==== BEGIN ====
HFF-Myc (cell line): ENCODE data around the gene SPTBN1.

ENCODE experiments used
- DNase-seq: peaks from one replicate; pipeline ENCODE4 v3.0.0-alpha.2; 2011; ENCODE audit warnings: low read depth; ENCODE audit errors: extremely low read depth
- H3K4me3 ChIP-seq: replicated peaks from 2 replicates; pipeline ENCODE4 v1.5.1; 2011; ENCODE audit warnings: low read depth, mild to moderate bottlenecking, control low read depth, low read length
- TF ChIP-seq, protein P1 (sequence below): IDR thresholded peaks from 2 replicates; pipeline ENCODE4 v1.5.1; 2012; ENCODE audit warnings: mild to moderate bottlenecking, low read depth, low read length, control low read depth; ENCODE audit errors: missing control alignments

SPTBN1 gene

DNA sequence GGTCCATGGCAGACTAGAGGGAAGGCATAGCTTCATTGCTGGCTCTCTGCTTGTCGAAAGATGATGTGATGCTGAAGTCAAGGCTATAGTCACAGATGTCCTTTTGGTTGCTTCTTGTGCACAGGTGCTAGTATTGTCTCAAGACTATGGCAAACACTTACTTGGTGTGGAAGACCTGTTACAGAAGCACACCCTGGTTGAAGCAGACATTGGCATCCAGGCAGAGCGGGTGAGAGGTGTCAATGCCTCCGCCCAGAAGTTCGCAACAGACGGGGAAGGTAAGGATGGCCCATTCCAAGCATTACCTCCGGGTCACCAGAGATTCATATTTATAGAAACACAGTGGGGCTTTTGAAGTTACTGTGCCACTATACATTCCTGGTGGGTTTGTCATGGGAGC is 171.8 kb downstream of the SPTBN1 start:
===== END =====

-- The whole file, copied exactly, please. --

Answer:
HFF-Myc (cell line): ENCODE data around the gene SPTBN1.

ENCODE experiments used
- DNase-seq: peaks from one replicate; pipeline ENCODE4 v3.0.0-alpha.2; 2011; ENCODE audit warnings: low read depth; ENCODE audit errors: extremely low read depth
- H3K4me3 ChIP-seq: replicated peaks from 2 replicates; pipeline ENCODE4 v1.5.1; 2011; ENCODE audit warnings: low read depth, mild to moderate bottlenecking, control low read depth, low read length
- TF ChIP-seq, protein P1 (sequence below): IDR thresholded peaks from 2 replicates; pipeline ENCODE4 v1.5.1; 2012; ENCODE audit warnings: mild to moderate bottlenecking, low read depth, low read length, control low read depth; ENCODE audit errors: missing control alignments

SPTBN1 gene

DNA sequence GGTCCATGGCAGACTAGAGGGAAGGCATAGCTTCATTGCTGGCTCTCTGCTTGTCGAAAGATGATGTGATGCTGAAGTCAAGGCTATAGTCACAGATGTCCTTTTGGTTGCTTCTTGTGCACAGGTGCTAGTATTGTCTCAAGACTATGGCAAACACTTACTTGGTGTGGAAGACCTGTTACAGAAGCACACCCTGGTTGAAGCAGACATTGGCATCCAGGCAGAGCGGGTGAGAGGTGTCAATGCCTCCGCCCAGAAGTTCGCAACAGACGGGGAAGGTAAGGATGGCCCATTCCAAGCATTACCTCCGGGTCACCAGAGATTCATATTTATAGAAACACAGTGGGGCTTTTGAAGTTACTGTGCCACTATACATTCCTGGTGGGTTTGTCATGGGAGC is 171.8 kb downstream of the SPTBN1 start: